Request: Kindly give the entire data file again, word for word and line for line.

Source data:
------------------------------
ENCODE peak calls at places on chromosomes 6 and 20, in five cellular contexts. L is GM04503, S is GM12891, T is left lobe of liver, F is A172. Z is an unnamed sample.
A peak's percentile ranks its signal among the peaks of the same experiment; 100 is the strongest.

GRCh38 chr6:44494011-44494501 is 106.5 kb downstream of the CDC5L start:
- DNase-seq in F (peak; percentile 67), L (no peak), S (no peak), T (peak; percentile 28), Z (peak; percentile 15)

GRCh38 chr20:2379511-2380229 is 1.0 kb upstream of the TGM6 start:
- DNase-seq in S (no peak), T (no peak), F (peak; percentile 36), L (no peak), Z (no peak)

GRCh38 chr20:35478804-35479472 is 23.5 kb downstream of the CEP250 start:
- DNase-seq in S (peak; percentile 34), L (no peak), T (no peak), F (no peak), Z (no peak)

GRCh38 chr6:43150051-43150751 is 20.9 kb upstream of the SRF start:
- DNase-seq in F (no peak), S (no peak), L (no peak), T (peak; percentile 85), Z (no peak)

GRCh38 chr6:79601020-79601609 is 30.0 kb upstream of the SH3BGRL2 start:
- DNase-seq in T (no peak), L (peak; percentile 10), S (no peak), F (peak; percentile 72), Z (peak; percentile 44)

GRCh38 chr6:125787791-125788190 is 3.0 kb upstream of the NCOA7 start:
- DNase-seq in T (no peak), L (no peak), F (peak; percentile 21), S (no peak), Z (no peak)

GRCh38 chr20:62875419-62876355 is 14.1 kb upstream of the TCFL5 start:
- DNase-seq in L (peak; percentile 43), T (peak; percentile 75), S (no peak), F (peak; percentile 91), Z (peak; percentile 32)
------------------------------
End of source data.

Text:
ENCODE peak calls at places on chromosomes 6 and 20, in five cellular contexts. L is GM04503, S is GM12891, T is left lobe of liver, F is A172. Z is an unnamed sample.
A peak's percentile ranks its signal among the peaks of the same experiment; 100 is the strongest.

GRCh38 chr6:44494011-44494501 is 106.5 kb downstream of the CDC5L start:
- DNase-seq in F (peak; percentile 67), L (no peak), S (no peak), T (peak; percentile 28), Z (peak; percentile 15)

GRCh38 chr20:2379511-2380229 is 1.0 kb upstream of the TGM6 start:
- DNase-seq in S (no peak), T (no peak), F (peak; percentile 36), L (no peak), Z (no peak)

GRCh38 chr20:35478804-35479472 is 23.5 kb downstream of the CEP250 start:
- DNase-seq in S (peak; percentile 34), L (no peak), T (no peak), F (no peak), Z (no peak)

GRCh38 chr6:43150051-43150751 is 20.9 kb upstream of the SRF start:
- DNase-seq in F (no peak), S (no peak), L (no peak), T (peak; percentile 85), Z (no peak)

GRCh38 chr6:79601020-79601609 is 30.0 kb upstream of the SH3BGRL2 start:
- DNase-seq in T (no peak), L (peak; percentile 10), S (no peak), F (peak; percentile 72), Z (peak; percentile 44)

GRCh38 chr6:125787791-125788190 is 3.0 kb upstream of the NCOA7 start:
- DNase-seq in T (no peak), L (no peak), F (peak; percentile 21), S (no peak), Z (no peak)

GRCh38 chr20:62875419-62876355 is 14.1 kb upstream of the TCFL5 start:
- DNase-seq in L (peak; percentile 43), T (peak; percentile 75), S (no peak), F (peak; percentile 91), Z (peak; percentile 32)